The story also makes you realise how humans have destroyed an eco-system that sees these characters working to put things right.  There were occasions when the reader feels not a lot is happening but the story then develops and opens up in areas that make you realise there is always something going on in the background - from Claire being harassed by Liam, her original antagonist, to supporting characters that have more depth than when they first appear in the storyline. Such as Blaine, the instigator of the plan.

Originally a project by the rich, methodical and enigmatic Blaine, cut-throat decisions have to be made.  He aims to release wolves back into their once-natural environment undercover but checked on by chosen Gatekeepers. However, Claire soon realises to be a chosen Gatekeeper, one has to be above dedicated, above sentimental and more than self-sufficient.  She crosses people she doesn’t know are her allies, people who are enemies, people she thinks she can trust but is never really sure and her love interest will never know her true mission; a life with him is even sacrificed to a certain degree.  Claire is not only physically strong (able to defend herself when needed) but mentally tough and passes tests she didn’t even realise she was being put through.  

Gatekeeper is a modern tale of animal welfare, environmental issues but is far from a fairytale with a happy ever after and more than relevant in our lifetime.  It is a gritty, harsh and oft-times depressing tale that throws the reader hope.  Does Claire succeed? Does she survive the harsh endurances for the wolves? Do the wolves make it?  And is this at all possible in reality?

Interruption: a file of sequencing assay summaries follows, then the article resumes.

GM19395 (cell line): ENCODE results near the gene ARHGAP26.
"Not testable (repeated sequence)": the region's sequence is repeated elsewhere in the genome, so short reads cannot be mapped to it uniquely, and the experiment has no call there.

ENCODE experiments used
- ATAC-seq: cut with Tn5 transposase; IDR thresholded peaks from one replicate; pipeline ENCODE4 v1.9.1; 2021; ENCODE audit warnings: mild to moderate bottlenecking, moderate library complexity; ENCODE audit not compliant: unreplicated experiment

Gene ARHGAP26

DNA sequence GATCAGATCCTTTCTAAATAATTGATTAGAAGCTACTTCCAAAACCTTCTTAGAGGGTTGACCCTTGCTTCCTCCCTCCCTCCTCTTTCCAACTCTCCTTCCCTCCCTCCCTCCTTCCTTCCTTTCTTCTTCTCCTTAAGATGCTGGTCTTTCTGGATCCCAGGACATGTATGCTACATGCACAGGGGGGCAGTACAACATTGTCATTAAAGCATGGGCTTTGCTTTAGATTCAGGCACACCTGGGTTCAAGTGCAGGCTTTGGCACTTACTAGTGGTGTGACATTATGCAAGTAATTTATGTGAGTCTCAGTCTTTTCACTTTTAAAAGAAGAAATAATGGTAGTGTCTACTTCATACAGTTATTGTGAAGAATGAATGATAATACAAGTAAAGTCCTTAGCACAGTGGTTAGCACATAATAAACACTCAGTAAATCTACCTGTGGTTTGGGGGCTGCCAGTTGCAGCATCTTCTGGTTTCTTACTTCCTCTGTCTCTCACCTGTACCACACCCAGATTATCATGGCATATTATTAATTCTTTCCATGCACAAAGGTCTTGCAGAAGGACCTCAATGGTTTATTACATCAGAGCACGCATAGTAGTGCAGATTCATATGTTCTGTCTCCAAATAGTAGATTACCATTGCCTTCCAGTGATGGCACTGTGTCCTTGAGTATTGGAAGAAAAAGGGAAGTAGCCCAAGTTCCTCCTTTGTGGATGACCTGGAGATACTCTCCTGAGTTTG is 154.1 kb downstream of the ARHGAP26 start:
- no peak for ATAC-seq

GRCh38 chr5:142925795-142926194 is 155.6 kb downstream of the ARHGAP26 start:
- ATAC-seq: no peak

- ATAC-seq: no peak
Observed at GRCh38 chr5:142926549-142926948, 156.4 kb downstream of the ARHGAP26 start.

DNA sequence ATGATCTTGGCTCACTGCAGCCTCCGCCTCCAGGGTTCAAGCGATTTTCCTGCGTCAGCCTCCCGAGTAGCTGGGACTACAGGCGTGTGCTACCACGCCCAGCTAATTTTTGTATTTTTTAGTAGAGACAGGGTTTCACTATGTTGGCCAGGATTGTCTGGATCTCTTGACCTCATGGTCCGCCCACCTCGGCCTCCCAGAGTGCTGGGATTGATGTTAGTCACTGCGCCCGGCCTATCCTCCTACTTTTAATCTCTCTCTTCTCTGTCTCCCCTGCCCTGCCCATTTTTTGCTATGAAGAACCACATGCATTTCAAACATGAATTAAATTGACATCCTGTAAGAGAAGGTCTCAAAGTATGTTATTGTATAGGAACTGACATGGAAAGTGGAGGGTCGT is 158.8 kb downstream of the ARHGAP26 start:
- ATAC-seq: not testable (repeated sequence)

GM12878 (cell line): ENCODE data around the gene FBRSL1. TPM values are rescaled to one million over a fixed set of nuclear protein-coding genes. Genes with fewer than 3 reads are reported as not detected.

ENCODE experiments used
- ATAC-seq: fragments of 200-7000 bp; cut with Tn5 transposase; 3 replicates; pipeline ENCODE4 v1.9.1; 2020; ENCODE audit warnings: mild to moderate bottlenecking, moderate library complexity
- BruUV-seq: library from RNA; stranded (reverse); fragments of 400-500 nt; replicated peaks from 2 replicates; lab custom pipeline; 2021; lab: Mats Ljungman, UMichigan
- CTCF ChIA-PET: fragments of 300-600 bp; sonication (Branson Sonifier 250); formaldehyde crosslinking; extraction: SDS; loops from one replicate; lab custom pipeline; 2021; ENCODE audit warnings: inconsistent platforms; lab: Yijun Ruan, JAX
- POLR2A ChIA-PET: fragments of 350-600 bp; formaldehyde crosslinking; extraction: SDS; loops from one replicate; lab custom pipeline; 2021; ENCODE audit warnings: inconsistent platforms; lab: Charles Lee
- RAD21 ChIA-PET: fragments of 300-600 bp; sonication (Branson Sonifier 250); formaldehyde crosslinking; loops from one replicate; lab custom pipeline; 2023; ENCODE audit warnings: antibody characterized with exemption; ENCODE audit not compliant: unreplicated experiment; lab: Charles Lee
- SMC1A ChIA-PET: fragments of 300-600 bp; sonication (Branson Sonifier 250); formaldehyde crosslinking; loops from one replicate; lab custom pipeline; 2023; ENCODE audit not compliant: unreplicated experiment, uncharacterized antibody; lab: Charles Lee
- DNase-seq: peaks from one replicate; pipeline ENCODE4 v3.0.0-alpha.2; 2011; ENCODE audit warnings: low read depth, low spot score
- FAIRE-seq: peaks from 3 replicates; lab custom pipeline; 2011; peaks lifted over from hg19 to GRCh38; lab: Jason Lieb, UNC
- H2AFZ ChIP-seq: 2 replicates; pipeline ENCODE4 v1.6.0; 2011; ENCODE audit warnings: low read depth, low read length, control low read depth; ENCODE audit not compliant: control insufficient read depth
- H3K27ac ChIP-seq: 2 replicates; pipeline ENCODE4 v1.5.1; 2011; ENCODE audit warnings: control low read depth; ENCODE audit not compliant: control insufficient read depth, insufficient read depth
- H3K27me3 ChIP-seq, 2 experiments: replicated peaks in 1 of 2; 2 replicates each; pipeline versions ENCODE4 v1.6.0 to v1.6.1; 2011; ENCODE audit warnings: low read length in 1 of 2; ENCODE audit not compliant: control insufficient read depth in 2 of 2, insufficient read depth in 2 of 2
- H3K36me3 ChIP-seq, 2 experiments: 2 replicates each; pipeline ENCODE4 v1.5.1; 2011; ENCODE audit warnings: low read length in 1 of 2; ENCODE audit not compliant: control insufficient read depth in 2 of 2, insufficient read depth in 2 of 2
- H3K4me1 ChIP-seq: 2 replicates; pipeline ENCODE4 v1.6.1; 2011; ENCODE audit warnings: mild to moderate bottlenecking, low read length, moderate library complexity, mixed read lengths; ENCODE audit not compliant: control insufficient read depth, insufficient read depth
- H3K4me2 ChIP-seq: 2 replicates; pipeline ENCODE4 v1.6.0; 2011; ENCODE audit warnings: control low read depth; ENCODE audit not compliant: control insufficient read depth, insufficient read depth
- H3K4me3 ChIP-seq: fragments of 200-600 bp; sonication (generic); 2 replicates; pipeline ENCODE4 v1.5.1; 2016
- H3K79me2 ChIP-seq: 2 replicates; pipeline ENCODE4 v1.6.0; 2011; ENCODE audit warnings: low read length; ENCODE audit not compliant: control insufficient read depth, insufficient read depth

You’ll have to read it to find out!

About The Author

Kay Sexton has been a finalist for several writing awards including the Sunday Times Short Story Award, the Willesden Herald Fiction Contest and a winner of the Fort William Festival Contest. She particularly enjoys collaborative projects. One of which, a words and pictures exhibition with Irish painter Fion Gunn, was shown at two London galleries, Dublin’s National Botanic Gardens and the Tsinghua University, Beijing. Gatekeeper was shortlisted for the Dundee International Book Prize.

Before turning to writing, her jobs included charity chief executive, tree-planter, glamour model, and mortician's receptionist. She has had several hundred short stories and articles published, as well as two non-fiction books.
Kay can be found on
And on Facebook

Emma Powell has been reviewing for us since The Review's debut and is now one of our most valued admins. Emma has since branched out into the world of editing and proofreading for which she is currently undergoing a diploma. You can find more of Emma's scriblings on her blog here


  1. dear Emma you did a great job on this review. I'm really excited for the chance to win this wonderful book. Good luck to everybody but i hope i win. Lol. Thank you

  2. dear Emma you did a great job on this review. I'm really excited for the chance to win this wonderful book. Good luck to everybody but i hope i win. Lol. Thank you

    1. Congrats, you've won the drawer for the giveaway! Can you message me on Facebook? :-)

  3. Good luck! Everyone seems to be repeating themselves lol